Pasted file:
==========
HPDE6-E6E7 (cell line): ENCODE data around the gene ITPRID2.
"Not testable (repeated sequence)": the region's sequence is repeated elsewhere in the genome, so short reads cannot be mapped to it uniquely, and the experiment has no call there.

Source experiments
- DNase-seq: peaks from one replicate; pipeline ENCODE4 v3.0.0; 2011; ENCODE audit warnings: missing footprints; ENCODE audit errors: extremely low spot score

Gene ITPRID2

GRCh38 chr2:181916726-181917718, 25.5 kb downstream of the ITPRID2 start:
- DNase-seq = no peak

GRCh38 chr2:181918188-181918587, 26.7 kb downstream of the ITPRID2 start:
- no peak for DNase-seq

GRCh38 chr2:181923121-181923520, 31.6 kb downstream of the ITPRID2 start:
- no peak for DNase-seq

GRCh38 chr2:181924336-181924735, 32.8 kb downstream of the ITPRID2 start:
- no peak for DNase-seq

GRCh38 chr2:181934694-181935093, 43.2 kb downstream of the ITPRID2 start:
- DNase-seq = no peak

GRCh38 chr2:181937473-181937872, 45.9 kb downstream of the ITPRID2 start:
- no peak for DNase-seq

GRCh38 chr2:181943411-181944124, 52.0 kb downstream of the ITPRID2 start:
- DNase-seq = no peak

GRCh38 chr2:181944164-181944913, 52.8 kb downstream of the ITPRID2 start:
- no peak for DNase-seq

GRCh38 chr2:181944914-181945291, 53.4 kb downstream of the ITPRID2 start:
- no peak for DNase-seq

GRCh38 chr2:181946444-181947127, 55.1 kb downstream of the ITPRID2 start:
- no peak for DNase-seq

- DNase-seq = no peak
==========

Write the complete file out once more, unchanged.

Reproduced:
HPDE6-E6E7 (cell line): ENCODE data around the gene ITPRID2.
"Not testable (repeated sequence)": the region's sequence is repeated elsewhere in the genome, so short reads cannot be mapped to it uniquely, and the experiment has no call there.

Source experiments
- DNase-seq: peaks from one replicate; pipeline ENCODE4 v3.0.0; 2011; ENCODE audit warnings: missing footprints; ENCODE audit errors: extremely low spot score

Gene ITPRID2

GRCh38 chr2:181916726-181917718, 25.5 kb downstream of the ITPRID2 start:
- DNase-seq = no peak

GRCh38 chr2:181918188-181918587, 26.7 kb downstream of the ITPRID2 start:
- no peak for DNase-seq

GRCh38 chr2:181923121-181923520, 31.6 kb downstream of the ITPRID2 start:
- no peak for DNase-seq

GRCh38 chr2:181924336-181924735, 32.8 kb downstream of the ITPRID2 start:
- no peak for DNase-seq

GRCh38 chr2:181934694-181935093, 43.2 kb downstream of the ITPRID2 start:
- DNase-seq = no peak

GRCh38 chr2:181937473-181937872, 45.9 kb downstream of the ITPRID2 start:
- no peak for DNase-seq

GRCh38 chr2:181943411-181944124, 52.0 kb downstream of the ITPRID2 start:
- DNase-seq = no peak

GRCh38 chr2:181944164-181944913, 52.8 kb downstream of the ITPRID2 start:
- no peak for DNase-seq

GRCh38 chr2:181944914-181945291, 53.4 kb downstream of the ITPRID2 start:
- no peak for DNase-seq

GRCh38 chr2:181946444-181947127, 55.1 kb downstream of the ITPRID2 start:
- no peak for DNase-seq

- DNase-seq = no peak